“Fast, reliable and affordable broadband access in northeastern Minnesota is an economic necessity, not a luxury,” said Mark Phillips, Iron Range Resources & Rehabilitation commissioner. “Our families, workers, businesses, senior citizens, health care systems, students and schools are using it like never before. During the COVID-19 crisis it is enabling learning, working and health care to continue. But there is more work to be done to bring it to every single acre and corner of northeastern Minnesota.”

During the Stay Home statewide order, three Itasca County residents who received broadband connection from the Paul Bunyan project shared their testimony.

Claire Peterlin is the Itasca Area Schools Career Pathways Program Director and is teleworking from her home on Scenic 7. She connects daily with teachers and career pathway professionals through an online chat-ready room to keep the curriculum going for students taking college level and career academy based courses.

“The world of education has totally shifted the last few weeks, but I really believe that we will come out even stronger with more tools in our belts once ‘normal’ resumes,” said Peterlin. “I miss meeting face-to-face with my peers, but none of this would be possible without reliable high-speed internet.”

Vicki Hagberg is the Hibbing Area Chamber of Commerce president. She is teleworking from her home on Buck Lake north of Nashwauk. Her husband is a superintendent in the pipefitting division of CR Meyer and is preparing construction bids from home during the pandemic.

“When we were in the market to buy a home in 2017, broadband connectivity was one of our top considerations. Little did we know then how needed it would be to continue our employment during a global pandemic,” said Hagberg.

Clearfield announces Home Deployment Kits to Streamline FTTH Ad minimize customer interaction in time of social distancing

This is a little more industry than I usually post – but I think it’s interesting in an era of social distancing and Clearfield is a Minnesota company; they report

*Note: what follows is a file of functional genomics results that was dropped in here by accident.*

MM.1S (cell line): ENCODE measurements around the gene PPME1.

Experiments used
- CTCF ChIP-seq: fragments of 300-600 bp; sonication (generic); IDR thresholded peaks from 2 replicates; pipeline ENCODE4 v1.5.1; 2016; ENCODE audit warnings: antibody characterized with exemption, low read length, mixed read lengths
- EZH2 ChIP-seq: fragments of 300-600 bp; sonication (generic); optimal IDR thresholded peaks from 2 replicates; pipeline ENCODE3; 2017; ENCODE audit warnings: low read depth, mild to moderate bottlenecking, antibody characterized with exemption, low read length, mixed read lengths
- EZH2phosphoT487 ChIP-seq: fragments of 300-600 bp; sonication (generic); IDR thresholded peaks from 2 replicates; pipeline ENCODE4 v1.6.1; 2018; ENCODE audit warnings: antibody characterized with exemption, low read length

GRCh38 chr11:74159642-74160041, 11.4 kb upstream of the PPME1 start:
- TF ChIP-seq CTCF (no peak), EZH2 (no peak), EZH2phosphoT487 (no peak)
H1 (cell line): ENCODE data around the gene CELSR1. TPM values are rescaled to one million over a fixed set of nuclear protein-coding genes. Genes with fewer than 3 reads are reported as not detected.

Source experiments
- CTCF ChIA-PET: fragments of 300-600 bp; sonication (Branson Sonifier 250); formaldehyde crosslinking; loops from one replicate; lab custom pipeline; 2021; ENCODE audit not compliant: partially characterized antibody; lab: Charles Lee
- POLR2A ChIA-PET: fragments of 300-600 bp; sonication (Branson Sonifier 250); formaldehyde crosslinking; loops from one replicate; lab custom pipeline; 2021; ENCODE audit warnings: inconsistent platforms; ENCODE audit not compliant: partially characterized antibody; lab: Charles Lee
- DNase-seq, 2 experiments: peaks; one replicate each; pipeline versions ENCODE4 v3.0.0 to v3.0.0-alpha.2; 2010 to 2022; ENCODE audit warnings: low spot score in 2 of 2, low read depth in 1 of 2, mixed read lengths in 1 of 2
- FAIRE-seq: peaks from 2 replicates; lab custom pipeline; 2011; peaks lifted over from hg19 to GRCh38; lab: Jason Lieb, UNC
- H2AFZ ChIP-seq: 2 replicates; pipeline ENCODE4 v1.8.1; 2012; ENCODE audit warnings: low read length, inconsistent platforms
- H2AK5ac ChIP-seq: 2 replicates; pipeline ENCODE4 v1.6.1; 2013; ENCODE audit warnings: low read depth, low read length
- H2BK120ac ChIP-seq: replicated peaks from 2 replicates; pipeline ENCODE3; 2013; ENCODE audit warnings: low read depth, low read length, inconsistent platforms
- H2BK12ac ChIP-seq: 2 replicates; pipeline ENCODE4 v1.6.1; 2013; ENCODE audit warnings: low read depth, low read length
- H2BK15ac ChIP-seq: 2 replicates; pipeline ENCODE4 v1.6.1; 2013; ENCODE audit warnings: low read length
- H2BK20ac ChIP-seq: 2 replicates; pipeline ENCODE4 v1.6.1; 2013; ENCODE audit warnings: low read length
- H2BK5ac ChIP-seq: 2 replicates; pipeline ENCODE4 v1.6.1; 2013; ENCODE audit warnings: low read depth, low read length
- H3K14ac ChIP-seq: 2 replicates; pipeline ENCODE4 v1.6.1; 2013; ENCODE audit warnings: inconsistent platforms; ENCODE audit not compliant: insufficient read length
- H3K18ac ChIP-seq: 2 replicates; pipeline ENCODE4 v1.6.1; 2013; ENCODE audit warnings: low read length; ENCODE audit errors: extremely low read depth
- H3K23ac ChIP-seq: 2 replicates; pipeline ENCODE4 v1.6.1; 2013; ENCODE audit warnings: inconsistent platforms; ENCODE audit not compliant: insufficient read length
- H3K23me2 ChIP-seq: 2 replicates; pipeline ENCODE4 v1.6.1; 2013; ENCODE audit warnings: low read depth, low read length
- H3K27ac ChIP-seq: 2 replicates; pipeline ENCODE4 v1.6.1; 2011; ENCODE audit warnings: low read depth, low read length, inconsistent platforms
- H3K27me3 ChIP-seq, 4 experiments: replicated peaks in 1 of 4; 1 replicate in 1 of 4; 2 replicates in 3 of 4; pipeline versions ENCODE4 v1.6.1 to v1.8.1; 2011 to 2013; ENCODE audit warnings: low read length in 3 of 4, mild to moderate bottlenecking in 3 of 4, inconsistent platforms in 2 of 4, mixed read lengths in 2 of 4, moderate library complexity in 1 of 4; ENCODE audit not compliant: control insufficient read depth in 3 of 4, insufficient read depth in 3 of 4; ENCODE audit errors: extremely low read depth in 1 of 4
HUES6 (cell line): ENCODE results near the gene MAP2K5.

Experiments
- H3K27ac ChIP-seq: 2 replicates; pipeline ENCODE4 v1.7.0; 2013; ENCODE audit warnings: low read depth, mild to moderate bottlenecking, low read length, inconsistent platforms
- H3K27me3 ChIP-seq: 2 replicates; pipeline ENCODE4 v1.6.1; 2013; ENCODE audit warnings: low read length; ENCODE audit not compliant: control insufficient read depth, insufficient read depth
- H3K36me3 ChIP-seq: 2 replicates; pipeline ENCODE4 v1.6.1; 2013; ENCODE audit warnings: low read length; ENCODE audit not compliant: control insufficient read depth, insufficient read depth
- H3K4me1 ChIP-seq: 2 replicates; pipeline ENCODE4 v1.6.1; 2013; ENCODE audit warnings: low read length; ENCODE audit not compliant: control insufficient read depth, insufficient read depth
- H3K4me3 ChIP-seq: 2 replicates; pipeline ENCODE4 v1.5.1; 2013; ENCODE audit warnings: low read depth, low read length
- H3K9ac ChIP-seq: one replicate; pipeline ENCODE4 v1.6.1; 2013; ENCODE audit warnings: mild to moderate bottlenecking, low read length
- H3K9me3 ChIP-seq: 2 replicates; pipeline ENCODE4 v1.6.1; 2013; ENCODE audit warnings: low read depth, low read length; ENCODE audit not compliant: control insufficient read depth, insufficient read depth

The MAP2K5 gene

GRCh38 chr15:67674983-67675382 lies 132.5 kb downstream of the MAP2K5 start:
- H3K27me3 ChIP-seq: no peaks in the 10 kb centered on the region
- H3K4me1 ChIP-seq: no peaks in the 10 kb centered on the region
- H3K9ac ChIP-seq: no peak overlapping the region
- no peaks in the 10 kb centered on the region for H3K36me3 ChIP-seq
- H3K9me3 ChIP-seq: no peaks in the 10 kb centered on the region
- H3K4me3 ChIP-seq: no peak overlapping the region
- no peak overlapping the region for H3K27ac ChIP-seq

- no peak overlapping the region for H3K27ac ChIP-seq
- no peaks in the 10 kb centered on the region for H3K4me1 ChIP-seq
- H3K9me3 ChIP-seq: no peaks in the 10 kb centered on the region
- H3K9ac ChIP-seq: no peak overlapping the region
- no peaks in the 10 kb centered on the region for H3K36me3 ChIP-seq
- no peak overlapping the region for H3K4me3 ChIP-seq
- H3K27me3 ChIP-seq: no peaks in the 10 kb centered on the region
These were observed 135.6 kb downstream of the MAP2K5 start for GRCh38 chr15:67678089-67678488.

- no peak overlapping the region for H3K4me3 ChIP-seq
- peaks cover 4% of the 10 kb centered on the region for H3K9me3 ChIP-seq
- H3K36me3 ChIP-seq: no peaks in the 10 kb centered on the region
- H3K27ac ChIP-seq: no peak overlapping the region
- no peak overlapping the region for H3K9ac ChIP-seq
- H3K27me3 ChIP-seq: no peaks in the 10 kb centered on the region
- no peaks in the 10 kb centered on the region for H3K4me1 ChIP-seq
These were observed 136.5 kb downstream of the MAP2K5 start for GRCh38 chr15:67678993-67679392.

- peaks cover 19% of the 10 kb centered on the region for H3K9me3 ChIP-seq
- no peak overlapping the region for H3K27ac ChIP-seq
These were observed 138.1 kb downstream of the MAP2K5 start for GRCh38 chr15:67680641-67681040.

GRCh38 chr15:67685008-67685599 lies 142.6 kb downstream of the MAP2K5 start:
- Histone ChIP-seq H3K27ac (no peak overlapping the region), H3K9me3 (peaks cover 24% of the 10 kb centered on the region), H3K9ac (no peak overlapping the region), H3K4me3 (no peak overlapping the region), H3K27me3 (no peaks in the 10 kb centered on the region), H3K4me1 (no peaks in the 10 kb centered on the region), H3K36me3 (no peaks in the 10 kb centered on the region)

Clearfield, Inc. (NASDAQ:CLFD), the specialist in fiber management for communication service providers, today announced the introduction of Home Deployment Kits. Designed to streamline and ease the task of FTTH deployment, Home Deployment Kits include everything you need to connect a home to fiber — all in one box. Clearfield’s Home Deployment Kits can reduce install time by 30 minutes per install. For carriers looking to deploy a fiber network to 1,000 homes over the next year, this equates to a time savings of 500 hours with a lower-cost per install team. For those consumers willing to take a do-it-yourself approach, the Home Deployment Kit enables a contactless installation keeping residents and fiber technicians at a safe distance.

Blandin Broadband Leadership Webinar – Broadband 101 Archive

Thanks to the presenters and attendees for joining the latest Blandin Broadband Leadership Webinar: Broadband 101.  Here we have the description, video archive, slides when available and chat transcript (get handouts discussed in the webinar)…

The third of ten webinars – Broadband 101 – over the next five weeks is April 7 at 9 a.m. CDT.  Join Carl Meyerhoefer of Calix and Tim Johnson of MVTV Wireless as they share their expertise in helping to create and spread a shared broadband vision in their area.

And chat Continue reading